Would you like a coffee to go with your peppermint? Mourners in New Jersey will finally be able to enjoy food and other refreshments from the comfort of their local funeral homes. For decades, New Jersey funeral homes have been legally prevented from serving food and drink in funeral establishments. Sponsored by Assemblywoman Nancy Pinkin (D., Middlesex), the pending legislation will lift the ban and leave Pennsylvania as the only state prohibiting refreshments in funeral homes.
The purpose behind the bill is to provide additional comfort to mourners attending viewings, wakes, or funerals at a funeral home. As the deputy director of the New Jersey State Funeral Directors Association, Adam Guziejewski fully backs the legislation. Apparently, many funeral organizers and mourners in New Jersey have requested food or drink at such events, and Guziejewski has previously had to turn them away.
The law banning hors d’oeuvre in funeral homes in New Jersey was presumably enacted to protect the public health and keep food away from embalmed bodies. But the coming change signifies a move away from seeing bodies as unclean. In keeping with increasingly modern views on death, New Jersey mourners and the legislature need not fear cross-contamination between a dead body and any foodstuffs. Since 48 other states have enacted laws that allow food in funeral homes, New Jersey’s law should not cause any huge problems for funeral directors and mourners alike.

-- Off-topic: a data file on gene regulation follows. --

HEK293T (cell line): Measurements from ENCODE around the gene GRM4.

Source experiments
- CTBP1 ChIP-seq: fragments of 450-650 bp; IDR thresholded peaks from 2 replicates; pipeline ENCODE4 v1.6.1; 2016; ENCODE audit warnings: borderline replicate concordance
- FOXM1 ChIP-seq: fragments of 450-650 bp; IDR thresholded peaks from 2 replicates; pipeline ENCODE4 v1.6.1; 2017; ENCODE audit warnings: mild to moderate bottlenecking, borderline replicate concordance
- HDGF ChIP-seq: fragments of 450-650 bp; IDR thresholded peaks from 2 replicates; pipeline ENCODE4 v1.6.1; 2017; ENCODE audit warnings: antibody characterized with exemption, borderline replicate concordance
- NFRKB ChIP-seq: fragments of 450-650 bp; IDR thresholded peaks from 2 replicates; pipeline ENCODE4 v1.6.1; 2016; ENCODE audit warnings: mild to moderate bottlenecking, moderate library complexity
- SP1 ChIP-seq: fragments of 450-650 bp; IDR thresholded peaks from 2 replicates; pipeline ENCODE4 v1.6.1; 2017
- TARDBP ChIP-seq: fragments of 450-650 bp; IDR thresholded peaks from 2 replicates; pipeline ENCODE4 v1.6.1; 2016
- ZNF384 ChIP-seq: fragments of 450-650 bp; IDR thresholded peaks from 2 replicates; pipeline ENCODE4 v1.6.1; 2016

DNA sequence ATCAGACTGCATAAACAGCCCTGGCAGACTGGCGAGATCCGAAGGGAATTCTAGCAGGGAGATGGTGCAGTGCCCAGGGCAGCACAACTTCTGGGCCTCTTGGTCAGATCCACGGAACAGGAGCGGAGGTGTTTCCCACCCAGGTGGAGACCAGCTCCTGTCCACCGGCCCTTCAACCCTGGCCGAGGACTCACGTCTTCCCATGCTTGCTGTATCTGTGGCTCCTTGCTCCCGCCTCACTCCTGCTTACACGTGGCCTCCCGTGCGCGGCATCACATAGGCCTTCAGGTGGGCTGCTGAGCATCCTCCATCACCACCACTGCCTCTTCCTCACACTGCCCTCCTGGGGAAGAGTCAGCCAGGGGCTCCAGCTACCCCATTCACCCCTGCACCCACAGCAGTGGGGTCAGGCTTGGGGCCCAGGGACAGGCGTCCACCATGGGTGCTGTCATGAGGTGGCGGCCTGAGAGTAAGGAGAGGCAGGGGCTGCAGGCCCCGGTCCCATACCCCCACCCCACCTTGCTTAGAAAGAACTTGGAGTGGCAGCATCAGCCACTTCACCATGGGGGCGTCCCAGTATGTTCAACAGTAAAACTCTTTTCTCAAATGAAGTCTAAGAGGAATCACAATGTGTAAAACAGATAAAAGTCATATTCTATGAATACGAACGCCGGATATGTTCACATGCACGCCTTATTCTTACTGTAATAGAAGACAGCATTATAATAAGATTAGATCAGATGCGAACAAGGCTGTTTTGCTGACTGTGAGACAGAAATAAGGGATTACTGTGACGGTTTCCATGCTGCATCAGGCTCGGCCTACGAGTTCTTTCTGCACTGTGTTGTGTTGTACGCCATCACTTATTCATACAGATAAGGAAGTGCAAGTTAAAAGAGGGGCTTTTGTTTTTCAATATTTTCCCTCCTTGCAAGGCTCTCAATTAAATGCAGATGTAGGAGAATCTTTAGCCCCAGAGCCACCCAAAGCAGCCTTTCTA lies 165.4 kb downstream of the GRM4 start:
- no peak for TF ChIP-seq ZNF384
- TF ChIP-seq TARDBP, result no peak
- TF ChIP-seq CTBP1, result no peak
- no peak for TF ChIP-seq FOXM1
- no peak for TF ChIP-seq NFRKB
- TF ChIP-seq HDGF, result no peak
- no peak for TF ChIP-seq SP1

New Jersey, although late to the party, is not in bad company. New York and Massachusetts recently lifted bans disallowing food in funeral homes. In many funeral homes throughout the country, receptions or wakes are held in separate rooms from both the viewing room and the embalming room. New York's old-school opponents to serving food in funeral homes fear crumbs, losing business to event spaces, and lack of dignity for the dead. However, in other cultures, food is an integral part of providing comfort and feeding crowds of mourners. At the end of the day, New Jersey is overturning a ban that was perpetuated by naysayers. In practice, fears of crumbs and contamination of food by bodies are just that: fears.